Have Web services and XML run their course as a useful means for “wrappering” mainframe legacy applications? Are...
Web front ends beginning to overwhelm the noble platform? Experts weigh in here on SOA-enabling legacy applications, including strategies for migration and modernization, architectural approaches, and when enough may be enough.
According to Grace Lewis (shown here), senior member of the technical staff at the Software Engineering Institute (SEI) in Pittsburgh, the mainframe still has a place, but ideally organizations should be utilizing it for what it’s good at.
“A lot of firms have a lot of data in these mainframes, and they can keep using the mainframe for what it’s good at, data processing. Instead of using the mainframe like an interactive machine, finish the processing of data at night and expose it to more modern applications during the day. Some are seeing this as a way of extending its life; others are thinking that modernization, especially with support, is becoming expensive, and it’s getting harder to find people knowledgeable with mainframe languages.”
Lewis, who teaches the SEI’s Service-Oriented Architecture: Legacy System Migration course, said there are several modernization/migration strategies: “One is straight wrapping, not tinkering with code but wrapping a layer around the legacy to access some functionality; there are pros and cons to wrapping functionality as is.”
Another strategy is to do some incremental modernization, she said. “The advantage of service orientation as an architectural style is the separation between interface and implementation. In the beginning you can have the interface accessing some old legacy code, but over time, when you’re ready, it’s just a matter of switching the underlying implementation.”
And third, she said, is to “not necessarily use a Web service interface to the mainframe precisely, but rather create an intermediary. So data from the mainframe is extracted and placed in a more modern server with a Web service interface; you’re using data in the mainframe but you’re not exposing the mainframe directly.”
Part of any “wrapping” strategy has to be determining the right code to wrap, advised Sunil Talreja, senior vice president for the application development and integration practice at global consulting firm Sogeti.
“We’re still advising clients to continue to wrap legacy code and legacy functionality,” he said. “It’s the proven method and pattern of getting the functionality and capability out of a legacy environment. The architectural relevance still stands.”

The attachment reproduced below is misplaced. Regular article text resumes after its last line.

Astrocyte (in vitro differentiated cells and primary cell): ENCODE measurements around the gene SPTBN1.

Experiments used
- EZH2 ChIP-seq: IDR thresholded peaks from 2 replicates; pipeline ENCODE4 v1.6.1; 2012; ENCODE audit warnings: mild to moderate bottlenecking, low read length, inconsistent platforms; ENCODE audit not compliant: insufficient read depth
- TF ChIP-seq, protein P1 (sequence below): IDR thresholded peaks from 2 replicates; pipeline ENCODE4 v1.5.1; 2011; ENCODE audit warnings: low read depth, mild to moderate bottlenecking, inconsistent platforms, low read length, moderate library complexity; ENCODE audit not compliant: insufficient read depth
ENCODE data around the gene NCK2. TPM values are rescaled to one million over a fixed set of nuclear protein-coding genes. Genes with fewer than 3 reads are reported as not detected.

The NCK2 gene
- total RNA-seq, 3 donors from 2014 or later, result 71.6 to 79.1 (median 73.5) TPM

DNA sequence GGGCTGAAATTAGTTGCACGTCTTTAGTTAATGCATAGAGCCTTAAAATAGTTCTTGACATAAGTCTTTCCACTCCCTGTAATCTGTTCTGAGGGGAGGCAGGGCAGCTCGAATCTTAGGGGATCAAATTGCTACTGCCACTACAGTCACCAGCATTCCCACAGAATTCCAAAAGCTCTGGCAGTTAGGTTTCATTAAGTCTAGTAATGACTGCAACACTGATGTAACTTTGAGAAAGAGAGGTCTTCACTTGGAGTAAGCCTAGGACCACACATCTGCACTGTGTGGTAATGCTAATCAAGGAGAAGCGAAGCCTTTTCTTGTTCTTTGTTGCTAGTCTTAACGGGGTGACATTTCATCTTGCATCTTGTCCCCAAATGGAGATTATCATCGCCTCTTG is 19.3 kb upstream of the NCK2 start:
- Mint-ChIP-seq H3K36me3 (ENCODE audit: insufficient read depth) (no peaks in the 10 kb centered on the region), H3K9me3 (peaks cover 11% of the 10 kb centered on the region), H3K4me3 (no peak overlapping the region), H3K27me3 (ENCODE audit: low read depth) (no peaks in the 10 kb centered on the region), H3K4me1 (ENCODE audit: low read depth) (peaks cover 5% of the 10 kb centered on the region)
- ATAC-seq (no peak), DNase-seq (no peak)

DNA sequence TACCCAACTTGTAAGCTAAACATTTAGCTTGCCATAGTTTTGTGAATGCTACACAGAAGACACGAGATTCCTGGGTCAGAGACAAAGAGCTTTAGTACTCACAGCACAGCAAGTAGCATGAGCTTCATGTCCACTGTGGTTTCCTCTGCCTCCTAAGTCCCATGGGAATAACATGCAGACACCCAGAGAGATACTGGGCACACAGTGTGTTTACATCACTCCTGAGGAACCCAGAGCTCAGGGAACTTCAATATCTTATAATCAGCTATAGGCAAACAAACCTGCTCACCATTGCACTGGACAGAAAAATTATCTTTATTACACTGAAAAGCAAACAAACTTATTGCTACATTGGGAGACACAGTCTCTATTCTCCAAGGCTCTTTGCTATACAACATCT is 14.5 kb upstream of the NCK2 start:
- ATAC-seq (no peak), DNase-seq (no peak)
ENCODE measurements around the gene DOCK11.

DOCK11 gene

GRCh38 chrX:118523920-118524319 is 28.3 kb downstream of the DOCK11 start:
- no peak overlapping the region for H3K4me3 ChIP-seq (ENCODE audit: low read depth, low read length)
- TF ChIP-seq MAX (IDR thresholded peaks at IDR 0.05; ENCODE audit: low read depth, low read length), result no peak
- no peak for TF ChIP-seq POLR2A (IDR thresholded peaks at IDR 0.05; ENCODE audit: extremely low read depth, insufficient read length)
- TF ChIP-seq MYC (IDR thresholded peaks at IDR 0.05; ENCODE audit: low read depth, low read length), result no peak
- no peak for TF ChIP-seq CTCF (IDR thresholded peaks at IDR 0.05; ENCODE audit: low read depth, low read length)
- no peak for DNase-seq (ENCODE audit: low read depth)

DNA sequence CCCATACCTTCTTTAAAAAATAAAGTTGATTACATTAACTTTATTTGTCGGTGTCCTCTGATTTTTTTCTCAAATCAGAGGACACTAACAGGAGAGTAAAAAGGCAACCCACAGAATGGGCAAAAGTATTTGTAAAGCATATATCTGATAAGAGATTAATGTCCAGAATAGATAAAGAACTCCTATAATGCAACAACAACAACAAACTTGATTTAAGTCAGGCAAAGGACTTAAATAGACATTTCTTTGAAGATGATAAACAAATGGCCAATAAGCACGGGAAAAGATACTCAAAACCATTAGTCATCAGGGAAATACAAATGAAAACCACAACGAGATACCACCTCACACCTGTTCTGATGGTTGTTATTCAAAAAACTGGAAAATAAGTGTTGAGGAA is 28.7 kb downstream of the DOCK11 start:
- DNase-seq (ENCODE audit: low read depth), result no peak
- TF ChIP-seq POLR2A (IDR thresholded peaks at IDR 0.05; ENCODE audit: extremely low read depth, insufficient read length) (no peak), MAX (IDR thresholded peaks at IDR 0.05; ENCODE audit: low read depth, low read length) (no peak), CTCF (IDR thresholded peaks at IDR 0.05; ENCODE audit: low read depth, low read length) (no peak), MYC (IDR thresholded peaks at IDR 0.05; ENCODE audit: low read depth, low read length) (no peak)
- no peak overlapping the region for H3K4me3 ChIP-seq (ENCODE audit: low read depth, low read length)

The obvious risk, he said, is “not making sound decisions in wrapping the code. Over the years I’ve observed clients that don’t take the time to wrap the right pieces of code, and they end up with spaghetti of wrapped code.”
Performance can also be a concern, Lewis said. “There are a lot of products that take screens and pass them through a tool, so in the end you’re adding a Web service interface to a screen, and there are a lot who have performance problems with this.”
While Lewis said this is a quick and dirty way to shield end users from having to deal with the mainframe, it may not be a viable approach if performance is an issue.
Talreja said wrapping needs to be approached holistically to be effective, however, he acknowledges that “you can’t keep doing it forever.” If the mainframe application is flawed, wrapping exposes those flaws.
The next step, he said, “is to really look at what does it take to improve the basic transaction and do an evaluation.” Organizations need to determine if it still makes sense to have a particular capability running on the mainframe, or if shifting it to a distributed environment would make more sense.
Talreja added, “That kind of investment is only for the portfolio of transactions that do need attention.”
Jim Johnson, chairman of The Standish Group, a research and consulting firm in Boston, said wrapping is not a strategy for the long term given the changing state of applications, and organizations need to start thinking about decomposing mainframe applications “to become more fleet of foot. The age of the enterprise application is slowly deteriorating, moving to a notion of the lightweight app that’s always changing.”
In the interim, Johnson said many organizations are “skinnying down. There’s a lot more refactoring going on than in the past; organizations are throwing out a lot of stuff, reducing the size of the application to cut maintenance, whether they’re using SOA or another approach.”
The crux of the issue is the age-old problem of aligning business and IT, according to William Ulrich, president of TSG Inc., a business and IT consulting firm in Soquel, Calif.
“At the core, the old legacy mainframe system is doing its job, but it’s not aligned to how business needs to work. We’ve got to find a way to decouple and retool the underlying architecture.”
Long-Term mainframe view
In the long term, Ulrich said, organizations are going to need to decouple all the middleware. “We have legacy Java, legacy C++, maybe some PowerBuider floating around. A lot of this was built on an architectural foundation that assumed back-end systems were black boxes.”
Ulrich acknowledged that decoupling is not simple, “which is why the message doesn’t resonate well. There are only so many band aids you can layer on; you can’t keep jury-rigging with interfaces, because at some point you’re jury-rigging the jury-rigging.”
Organizations, he said, need to utilize modernization analysis tools to get an understanding of their systems, and then “intelligently decouple them along a roadmap that is driven by a business architecture.”
He concluded, “Everything must be on the table when it comes to modernization – there are no sacred cows when it comes to systems. And there is no stated goal to make mainframes go away – this is a byproduct that may or may not happen based on business needs.”